The slaughterhouse:
The slaughterhouse points to the raw violence that we knowingly exert on animals, namely torturing and abusing. Simple or gross neglect, intentional abuse, animal hoarding, organized or sexual assault are manifestations of that violence.11

In the case of experiments including them, animals are legally poisoned, deprived of food, water, or sleep, subjected to psychological distress, deliberately infected with diseases, subjected to brain damage, paralysed, exposed to skin or eye irritants, burned, gassed, force-fed, electrocuted and killed.12
It is also to be mentioned that this kind of violence is used as well in the entertainment industry (angling, bullfighting, circuses, zoos, horse racing, to name a few).

Research and writing by Un.Processed Realities
Text editing by John Sklavounos

*All the furs were donated especially for this project / Non toxic substances or glues were used for the construction / All the materials will be re-used in next project

1.  “End Speciesism” project, Peta.org.uk
2.  “Contemporary forms of slavery”,European Parliament's Subcommittee on Human Rights, December 2018
3.   Jean Baudrillard, “Simulacra and Simulation”, 1981
4.  Alex Thornton, “This is how many animals we eat each year”, World Economic Forum, 08 Feb 2019
5.  F. Foraboscoa, M.Löhmusb, L.Rydhmer LF.Sundström, “Genetically modified farm animals and fish in agriculture: A review”,  Livestock Science Volume 153, Issues 1–3, May 2013
6.  “Invited review: Breeding and ethical perspectives on genetically modified and genome edited cattle”, American Dairy Science Association, 2018
7.   Kathleen N. Morgana,, Chris T. Tromborg, “Sources of stress in captivity”, Applied Animal Behaviour Science, July 2006
8.  Lesley A. Peterson, “Detailed Discussion of Fur Animals and Fur Production”, Michigan State University College of Law, 2010
9.  Michael Paterniti, “Trophy Hunting: Should We Kill Animals to Save Them?”, National Geographic magazine, issue October 2017
10.Tommy Beer,  “Donald Trump Jr.’s Hunting Trip To Kill Endangered Sheep In Mongolia Cost Taxpayers More Than $75,000”, Forbes,  Jun 10 2020
11. Mogbo, Oduah, Okeke, J. Ufele, A.Nwankwo “Animal Cruelty: A Review”, Journal of Natural Sciences Research, Vol.3, No.8, 2013
12. “Animals Are Not Ours to Experiment On”, https://www.peta.org.uk



Social history begins at the end of man’s identification with nature and his exaltation as a separate entity. Approximately 500 years ago, western culture appointed man the centre of the universe. Values like individualism, productivity, success, time, and profit began to carry significant importance.

According to the Christian lineage, ‘God created man in his own image‘ (Gen. 1.27)

, which means that man was created in the image of a divine entity. The dogma of Reformation  taught man to use everything -himself included- in a utilitarian manner, as a means to the achievement of a personal or non-personal goal. These are two of the main factors that laid the early psychological foundations for the establishment of the forthcoming sociopolitical system.

Consequently,In this context, humans placed themselves at the highest rank in the pyramid of living beings (giving rise to what has been termed as “speciesism”). Based on this premise, man became the sole legislator in the universe both ontologically and ethically. A dualism of subject / object was formed: building upon our perception of man as ‘subject’ by virtue of his ability for rational thinking, everything else was ostracized in the sphere of ‘objects’. The values of individualism, productivity, expansion and progress, became the guiding principles of our relation and interaction with nature.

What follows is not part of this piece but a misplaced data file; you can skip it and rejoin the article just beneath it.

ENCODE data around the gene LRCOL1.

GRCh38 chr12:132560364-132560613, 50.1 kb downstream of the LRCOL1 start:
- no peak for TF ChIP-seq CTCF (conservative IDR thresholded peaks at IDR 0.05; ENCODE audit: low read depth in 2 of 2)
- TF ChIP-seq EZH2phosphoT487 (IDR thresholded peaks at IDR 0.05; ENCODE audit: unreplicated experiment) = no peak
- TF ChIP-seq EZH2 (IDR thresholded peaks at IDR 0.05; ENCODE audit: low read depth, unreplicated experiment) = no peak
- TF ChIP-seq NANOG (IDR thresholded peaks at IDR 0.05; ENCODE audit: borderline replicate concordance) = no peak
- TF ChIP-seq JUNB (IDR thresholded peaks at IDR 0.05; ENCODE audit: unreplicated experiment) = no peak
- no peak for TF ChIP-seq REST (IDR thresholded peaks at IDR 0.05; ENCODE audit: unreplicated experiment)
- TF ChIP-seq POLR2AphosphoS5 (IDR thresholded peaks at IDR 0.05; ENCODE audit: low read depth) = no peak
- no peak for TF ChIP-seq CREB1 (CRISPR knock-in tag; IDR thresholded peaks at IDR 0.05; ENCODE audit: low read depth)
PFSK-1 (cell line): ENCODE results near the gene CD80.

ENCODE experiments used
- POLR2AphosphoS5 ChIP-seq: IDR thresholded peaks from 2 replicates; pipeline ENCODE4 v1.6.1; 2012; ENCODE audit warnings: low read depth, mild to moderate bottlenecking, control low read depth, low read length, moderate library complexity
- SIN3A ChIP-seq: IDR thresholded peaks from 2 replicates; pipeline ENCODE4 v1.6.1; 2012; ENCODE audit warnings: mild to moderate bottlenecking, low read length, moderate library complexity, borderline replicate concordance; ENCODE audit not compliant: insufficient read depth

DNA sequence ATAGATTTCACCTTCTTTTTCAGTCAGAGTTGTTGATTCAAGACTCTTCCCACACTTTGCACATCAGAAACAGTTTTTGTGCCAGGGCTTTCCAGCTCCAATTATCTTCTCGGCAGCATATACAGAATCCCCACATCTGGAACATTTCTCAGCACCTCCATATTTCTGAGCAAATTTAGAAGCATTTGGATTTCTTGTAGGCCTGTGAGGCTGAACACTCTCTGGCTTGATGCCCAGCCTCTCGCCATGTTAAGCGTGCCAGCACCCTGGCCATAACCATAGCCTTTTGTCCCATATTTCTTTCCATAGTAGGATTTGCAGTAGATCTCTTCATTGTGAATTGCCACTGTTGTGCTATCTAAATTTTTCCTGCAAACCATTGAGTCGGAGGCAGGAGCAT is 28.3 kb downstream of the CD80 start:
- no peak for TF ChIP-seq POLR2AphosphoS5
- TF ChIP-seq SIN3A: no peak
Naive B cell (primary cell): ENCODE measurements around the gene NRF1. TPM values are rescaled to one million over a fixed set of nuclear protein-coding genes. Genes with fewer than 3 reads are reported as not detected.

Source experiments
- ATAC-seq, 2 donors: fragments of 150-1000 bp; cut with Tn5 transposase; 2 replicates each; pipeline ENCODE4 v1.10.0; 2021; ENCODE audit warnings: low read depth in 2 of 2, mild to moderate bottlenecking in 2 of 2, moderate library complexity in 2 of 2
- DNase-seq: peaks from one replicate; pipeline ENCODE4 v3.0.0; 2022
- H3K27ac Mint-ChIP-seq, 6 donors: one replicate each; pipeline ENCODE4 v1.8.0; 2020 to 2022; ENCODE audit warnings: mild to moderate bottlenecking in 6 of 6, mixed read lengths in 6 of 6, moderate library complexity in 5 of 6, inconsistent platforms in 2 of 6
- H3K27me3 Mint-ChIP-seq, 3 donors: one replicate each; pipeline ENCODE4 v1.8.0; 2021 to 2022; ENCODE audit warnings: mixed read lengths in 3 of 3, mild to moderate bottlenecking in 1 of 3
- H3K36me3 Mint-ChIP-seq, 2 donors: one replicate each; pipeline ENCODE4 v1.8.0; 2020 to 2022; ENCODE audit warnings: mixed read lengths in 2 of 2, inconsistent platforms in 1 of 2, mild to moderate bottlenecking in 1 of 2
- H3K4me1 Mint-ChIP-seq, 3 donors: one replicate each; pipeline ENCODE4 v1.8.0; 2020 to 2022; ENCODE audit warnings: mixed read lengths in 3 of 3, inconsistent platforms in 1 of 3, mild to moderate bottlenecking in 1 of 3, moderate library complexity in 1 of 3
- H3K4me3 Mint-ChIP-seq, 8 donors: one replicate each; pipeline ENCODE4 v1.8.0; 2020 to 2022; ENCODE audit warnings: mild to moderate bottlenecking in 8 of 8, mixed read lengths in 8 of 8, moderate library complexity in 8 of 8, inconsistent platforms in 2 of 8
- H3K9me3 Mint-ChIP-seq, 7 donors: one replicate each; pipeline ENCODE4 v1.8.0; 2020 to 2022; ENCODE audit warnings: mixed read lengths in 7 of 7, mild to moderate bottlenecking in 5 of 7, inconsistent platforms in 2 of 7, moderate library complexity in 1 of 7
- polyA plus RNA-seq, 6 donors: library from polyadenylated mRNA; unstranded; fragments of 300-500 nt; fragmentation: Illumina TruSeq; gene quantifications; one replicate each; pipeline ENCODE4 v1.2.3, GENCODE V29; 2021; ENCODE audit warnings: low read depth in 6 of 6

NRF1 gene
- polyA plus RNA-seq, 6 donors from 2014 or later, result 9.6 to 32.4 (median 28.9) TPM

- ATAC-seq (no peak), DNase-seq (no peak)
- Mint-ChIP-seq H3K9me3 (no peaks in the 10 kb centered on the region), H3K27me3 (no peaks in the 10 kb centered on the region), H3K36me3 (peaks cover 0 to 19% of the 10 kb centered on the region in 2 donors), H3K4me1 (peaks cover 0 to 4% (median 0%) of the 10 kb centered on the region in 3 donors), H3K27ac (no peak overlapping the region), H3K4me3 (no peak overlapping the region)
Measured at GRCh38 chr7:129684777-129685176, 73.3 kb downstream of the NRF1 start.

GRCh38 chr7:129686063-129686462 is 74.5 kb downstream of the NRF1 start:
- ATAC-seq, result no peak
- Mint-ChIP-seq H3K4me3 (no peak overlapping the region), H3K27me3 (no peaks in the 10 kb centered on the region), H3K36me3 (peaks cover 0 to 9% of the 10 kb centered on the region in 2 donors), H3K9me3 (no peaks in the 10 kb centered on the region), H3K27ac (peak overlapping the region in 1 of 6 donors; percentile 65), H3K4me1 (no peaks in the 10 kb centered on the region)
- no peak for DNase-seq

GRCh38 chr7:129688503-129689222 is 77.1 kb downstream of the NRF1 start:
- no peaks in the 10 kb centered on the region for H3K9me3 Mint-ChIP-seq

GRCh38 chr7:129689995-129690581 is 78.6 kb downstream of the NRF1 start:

In our view, the diagram of the International Geosphere-Biosphere Programme reveals that western post-1950 exponential acceleration of human activity represents the most ego-driven era in the history of humankind. Similarly, we notice that our current condition is underlined by an assemblage of humans, technology and fossil fuels, organized by capitalist relations. Human-centric thinking has rebranded nature and the planet as an ecosystem of services with economic values and causes. As a result, we experience distortions in biological and geological substratum and an ongoing climate crisis. Despite the above, we insist on living in a state of mechanical euphoria, imagining capital as a divine force and ultimate driver.

Humans are the protagonists in this complex system that ironically, goes beyond human constructs, creating intricate and inter-related changes, both visible and invisible (digital, hyperobjects, political abstract processes etc) that we cannot understand or control anymore. We design on the macro-level of nature, manipulating the planet, the geology, the weather. This is equally evident at the micro-scale of our bodies: we even managed to design our DNA (CRISPR).

The impact of our designing practices will be excessive on the world of tomorrow. It will be left in glaciers, rocks, oceans and sediment, and remnants of it will be buried, forming part of the rocks of the future.

To some scientists, the end of the world has already taken place, global warming is already upon us and we are facing the end of earth’s capacity to sustain human life. Before humans had a chance to define themselves within the context of the fourth industrial revolution, they were found in the post-human phase.

So, what does it mean to exist in an epoch dominated by humans?

‘Ruins of an extreme present’ is a group-exhibition featuring 7 artists/designers and 6 studios whose works interpret, question and react to established political, social, ethical and ecological phenomena.

Using contextual and speculative design as a cultural power, the exhibition imagines dystopian futures and visualizes this strange, liquid present which carries its past and future traumas.

The experience of these great transformations alone causes diverse emotional responses. Further psychological burden is added due to the fact that these global problems become depoliticized and charged on the individuals, leaving them helpless. This gives rise to feelings such as loneliness, loss, grief, doubt, nostalgia, violence, anger, pain and anxiety, the impact of which becomes even more severe in an environment of change and uncertainty.

If we cannot imagine a possible future, how can we invest in it?

We need to use design as a tool for distancing ourselves from our human present and look at its ruins from the future. Once we have achieved that, we need to come back and reinvent the Anthropocene by imagining the new Anthropos. A new de-centred being with a radically different consciousness of coexistence that will take part in a profound re-distribution of power and knowledge.

The imagination of this new being does not implicate a resolution by means of yet another kind of Utopia. The hope rather rests on the trial to write better histories.